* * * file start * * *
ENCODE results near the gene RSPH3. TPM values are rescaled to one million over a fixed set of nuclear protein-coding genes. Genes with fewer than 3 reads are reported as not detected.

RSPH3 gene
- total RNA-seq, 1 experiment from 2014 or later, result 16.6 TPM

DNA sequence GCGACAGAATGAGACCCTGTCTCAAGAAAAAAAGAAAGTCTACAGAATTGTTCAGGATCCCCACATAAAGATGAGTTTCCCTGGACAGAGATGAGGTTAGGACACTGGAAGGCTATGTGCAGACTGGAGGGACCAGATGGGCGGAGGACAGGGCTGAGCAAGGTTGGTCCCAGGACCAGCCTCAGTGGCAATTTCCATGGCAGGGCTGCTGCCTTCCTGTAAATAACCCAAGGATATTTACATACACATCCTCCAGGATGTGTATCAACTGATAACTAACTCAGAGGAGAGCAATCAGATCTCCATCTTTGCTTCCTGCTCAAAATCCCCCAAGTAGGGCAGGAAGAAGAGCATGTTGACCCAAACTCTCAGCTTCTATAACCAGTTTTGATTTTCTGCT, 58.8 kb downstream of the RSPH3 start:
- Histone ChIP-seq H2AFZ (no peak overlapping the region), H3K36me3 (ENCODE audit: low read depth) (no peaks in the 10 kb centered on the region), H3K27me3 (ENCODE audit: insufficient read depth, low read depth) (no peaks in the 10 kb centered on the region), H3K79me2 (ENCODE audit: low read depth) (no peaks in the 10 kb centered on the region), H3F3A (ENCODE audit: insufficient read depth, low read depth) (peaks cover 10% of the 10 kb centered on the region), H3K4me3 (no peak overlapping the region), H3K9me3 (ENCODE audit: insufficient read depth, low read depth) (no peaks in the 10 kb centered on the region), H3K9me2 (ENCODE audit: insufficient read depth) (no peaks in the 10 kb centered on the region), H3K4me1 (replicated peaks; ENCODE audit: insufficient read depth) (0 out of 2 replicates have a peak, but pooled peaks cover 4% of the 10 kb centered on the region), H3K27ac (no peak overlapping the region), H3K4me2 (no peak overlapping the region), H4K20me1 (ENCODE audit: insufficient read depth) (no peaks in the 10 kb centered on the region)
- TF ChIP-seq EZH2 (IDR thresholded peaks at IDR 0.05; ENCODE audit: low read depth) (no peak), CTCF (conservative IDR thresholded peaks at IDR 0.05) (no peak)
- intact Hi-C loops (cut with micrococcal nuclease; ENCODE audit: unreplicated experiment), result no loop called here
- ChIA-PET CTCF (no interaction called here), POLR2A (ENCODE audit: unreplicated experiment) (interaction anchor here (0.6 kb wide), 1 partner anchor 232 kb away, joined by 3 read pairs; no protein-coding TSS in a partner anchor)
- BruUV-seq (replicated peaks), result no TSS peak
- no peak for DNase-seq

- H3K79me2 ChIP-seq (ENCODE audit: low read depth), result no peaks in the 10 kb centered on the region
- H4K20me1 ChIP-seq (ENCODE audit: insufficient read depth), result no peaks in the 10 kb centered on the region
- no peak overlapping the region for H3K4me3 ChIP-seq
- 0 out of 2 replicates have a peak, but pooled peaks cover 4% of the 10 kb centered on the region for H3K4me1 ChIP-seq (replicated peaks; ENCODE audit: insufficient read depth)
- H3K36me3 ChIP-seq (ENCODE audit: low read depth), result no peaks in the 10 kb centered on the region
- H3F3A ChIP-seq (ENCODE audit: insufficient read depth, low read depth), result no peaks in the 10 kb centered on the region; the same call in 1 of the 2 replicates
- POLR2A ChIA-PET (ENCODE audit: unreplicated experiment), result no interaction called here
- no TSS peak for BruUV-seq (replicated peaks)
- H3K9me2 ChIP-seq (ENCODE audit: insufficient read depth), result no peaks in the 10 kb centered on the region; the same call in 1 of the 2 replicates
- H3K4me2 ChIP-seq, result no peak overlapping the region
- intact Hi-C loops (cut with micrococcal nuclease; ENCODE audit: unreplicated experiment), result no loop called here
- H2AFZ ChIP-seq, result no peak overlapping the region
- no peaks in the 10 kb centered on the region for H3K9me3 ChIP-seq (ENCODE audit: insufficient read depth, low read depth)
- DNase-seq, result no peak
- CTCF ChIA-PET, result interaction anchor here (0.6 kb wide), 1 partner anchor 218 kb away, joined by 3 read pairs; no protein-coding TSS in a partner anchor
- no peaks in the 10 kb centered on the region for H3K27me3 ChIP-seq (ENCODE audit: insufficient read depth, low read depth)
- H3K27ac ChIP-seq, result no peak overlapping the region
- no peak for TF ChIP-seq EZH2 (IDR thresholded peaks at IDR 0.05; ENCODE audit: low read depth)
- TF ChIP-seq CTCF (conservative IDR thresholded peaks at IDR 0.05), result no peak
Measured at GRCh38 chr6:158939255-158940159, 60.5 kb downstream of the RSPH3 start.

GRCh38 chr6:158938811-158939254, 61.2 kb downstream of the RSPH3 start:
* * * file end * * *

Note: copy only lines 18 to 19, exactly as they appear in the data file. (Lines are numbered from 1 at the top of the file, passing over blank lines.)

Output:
- no TSS peak for BruUV-seq (replicated peaks)
- H3K9me2 ChIP-seq (ENCODE audit: insufficient read depth), result no peaks in the 10 kb centered on the region; the same call in 1 of the 2 replicates